JEFFERSON CITY, Mo. (AP) — A lawmaker-led effort challenging national education standards that evolved into a softer approach to revise Missouri's student achievement goals has won the last-minute backing of Gov. Jay Nixon.
The Democratic governor on Monday signed legislation that tasks groups of parents and educators with writing new standards to replace Common Core. Nixon's office announced the move with a written statement in the late afternoon on the last possible day he could take action on bills passed earlier this year.
The Republican-led Legislature has fought the standards since state education officials adopted the benchmarks in 2010. Politicians in Indiana, Oklahoma and South Carolina have scrapped the Common Core amid similar concerns about overreaching federal programs.
Advisory groups will develop new school standards in Missouri for English, math, science and history to be put in place by 2016. The State Board of Education will hold several public hearings on the proposed changes. For each subject, one group will determine benchmarks for elementary students while an additional panel will write the goals for older students.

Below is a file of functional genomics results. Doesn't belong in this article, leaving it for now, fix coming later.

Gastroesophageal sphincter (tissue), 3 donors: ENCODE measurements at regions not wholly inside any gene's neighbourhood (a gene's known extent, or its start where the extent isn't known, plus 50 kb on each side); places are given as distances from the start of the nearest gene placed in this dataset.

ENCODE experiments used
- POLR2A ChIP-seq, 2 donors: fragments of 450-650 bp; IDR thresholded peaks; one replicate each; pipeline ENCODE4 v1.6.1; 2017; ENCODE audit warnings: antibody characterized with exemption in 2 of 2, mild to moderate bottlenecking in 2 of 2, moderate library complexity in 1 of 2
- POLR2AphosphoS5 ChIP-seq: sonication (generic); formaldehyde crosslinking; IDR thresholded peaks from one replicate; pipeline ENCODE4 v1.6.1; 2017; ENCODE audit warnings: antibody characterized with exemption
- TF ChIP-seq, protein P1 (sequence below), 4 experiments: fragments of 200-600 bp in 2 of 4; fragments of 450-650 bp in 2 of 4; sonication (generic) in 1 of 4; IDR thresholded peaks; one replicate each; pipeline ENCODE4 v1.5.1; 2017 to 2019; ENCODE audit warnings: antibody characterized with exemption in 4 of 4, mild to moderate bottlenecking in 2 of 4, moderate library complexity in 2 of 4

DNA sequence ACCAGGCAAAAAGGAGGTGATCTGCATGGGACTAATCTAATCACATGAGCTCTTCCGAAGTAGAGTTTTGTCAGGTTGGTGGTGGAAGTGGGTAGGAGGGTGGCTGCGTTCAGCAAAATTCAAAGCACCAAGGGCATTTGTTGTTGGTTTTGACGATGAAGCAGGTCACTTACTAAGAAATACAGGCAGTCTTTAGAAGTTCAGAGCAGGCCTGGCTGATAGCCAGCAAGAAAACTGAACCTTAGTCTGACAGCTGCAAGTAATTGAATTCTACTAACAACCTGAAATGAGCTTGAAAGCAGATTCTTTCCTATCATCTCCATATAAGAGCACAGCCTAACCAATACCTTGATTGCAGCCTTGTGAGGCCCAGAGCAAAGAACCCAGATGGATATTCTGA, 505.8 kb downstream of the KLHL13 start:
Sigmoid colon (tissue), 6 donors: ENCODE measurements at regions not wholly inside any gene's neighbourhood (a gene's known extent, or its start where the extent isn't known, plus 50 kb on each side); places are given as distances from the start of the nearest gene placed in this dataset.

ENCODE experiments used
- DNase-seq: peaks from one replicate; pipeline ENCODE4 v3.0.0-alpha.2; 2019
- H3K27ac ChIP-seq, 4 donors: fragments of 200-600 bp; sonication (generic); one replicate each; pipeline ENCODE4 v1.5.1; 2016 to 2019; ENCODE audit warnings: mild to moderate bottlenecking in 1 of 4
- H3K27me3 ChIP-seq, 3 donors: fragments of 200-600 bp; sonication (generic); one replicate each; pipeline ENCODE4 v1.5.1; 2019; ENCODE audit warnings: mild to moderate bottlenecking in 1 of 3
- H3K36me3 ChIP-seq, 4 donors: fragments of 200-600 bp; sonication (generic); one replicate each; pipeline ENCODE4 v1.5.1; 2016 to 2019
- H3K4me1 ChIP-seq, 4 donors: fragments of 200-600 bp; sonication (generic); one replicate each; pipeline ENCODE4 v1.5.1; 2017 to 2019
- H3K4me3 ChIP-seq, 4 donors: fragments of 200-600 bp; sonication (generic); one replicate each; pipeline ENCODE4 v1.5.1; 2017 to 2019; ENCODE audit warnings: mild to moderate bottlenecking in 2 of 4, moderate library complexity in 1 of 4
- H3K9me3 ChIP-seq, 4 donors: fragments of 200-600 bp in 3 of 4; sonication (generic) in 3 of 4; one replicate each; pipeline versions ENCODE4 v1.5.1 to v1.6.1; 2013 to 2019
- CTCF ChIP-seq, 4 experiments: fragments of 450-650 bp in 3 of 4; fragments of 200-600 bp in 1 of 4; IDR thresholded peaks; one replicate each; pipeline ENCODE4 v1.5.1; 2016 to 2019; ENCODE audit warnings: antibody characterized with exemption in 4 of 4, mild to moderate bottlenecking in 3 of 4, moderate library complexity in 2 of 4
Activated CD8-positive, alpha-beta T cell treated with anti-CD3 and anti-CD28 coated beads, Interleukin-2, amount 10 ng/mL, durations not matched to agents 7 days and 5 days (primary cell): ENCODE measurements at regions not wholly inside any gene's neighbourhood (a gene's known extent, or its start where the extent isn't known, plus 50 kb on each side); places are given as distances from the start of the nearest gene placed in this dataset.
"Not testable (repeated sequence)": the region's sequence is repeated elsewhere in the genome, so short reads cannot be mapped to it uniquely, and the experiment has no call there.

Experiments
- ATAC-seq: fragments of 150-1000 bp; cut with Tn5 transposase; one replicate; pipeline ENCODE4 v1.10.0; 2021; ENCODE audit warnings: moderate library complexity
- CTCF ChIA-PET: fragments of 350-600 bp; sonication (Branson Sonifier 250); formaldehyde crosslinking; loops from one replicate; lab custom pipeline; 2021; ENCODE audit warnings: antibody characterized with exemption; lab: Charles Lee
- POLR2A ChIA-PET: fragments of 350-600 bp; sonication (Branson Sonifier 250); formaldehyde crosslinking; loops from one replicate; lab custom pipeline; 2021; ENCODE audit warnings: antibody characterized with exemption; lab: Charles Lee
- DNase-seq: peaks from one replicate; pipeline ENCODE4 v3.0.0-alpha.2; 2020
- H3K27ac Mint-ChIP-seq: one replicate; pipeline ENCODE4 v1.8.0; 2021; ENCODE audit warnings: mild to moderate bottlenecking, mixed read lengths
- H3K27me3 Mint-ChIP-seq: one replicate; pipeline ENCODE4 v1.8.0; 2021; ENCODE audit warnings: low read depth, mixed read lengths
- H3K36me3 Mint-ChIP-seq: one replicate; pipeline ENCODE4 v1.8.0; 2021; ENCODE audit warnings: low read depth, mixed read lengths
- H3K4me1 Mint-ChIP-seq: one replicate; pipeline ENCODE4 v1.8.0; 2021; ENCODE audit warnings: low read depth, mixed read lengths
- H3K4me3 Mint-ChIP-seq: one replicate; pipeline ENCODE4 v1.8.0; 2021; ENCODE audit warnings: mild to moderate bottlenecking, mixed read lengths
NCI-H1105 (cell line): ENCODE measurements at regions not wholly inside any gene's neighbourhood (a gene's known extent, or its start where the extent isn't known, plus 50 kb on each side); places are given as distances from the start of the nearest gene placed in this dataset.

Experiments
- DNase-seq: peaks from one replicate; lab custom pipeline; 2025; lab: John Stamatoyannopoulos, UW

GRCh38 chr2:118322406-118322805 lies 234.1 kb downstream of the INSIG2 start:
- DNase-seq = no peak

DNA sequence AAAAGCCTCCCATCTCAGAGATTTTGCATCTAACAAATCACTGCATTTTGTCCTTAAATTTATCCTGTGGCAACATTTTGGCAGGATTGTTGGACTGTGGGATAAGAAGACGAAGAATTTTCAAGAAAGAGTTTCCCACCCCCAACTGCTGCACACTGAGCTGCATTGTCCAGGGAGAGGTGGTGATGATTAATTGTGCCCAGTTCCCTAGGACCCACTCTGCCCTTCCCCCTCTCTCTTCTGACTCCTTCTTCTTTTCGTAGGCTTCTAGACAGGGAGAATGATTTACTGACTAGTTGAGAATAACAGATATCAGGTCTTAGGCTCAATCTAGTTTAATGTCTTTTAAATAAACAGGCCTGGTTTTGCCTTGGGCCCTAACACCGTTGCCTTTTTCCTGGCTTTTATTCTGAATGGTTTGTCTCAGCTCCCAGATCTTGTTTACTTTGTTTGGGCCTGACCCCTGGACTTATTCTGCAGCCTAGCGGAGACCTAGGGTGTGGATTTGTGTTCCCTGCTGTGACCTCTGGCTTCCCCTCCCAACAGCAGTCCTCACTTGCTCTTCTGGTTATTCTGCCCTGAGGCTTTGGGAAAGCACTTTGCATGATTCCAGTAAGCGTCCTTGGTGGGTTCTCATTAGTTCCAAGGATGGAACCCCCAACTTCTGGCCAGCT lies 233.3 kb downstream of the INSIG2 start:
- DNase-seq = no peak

For now, the contentious federal Common Core standards remain in place. Nixon had not previously offered a public position on the legislation.
"Over the past several years, we have made significant strides to increase rigor, transparency and accountability in our classrooms and with my signature today, this progress will continue," the governor's statement reads.
The Republican-led Senate voted 23-6 in favor of the bill, which cleared the House with a 135-10 vote.
The eight advisory groups will be composed of members chosen by state education associations and leaders, lawmakers, Nixon and Lt. Gov. Peter Kinder. Four members will be parents of children currently enrolled in Missouri schools.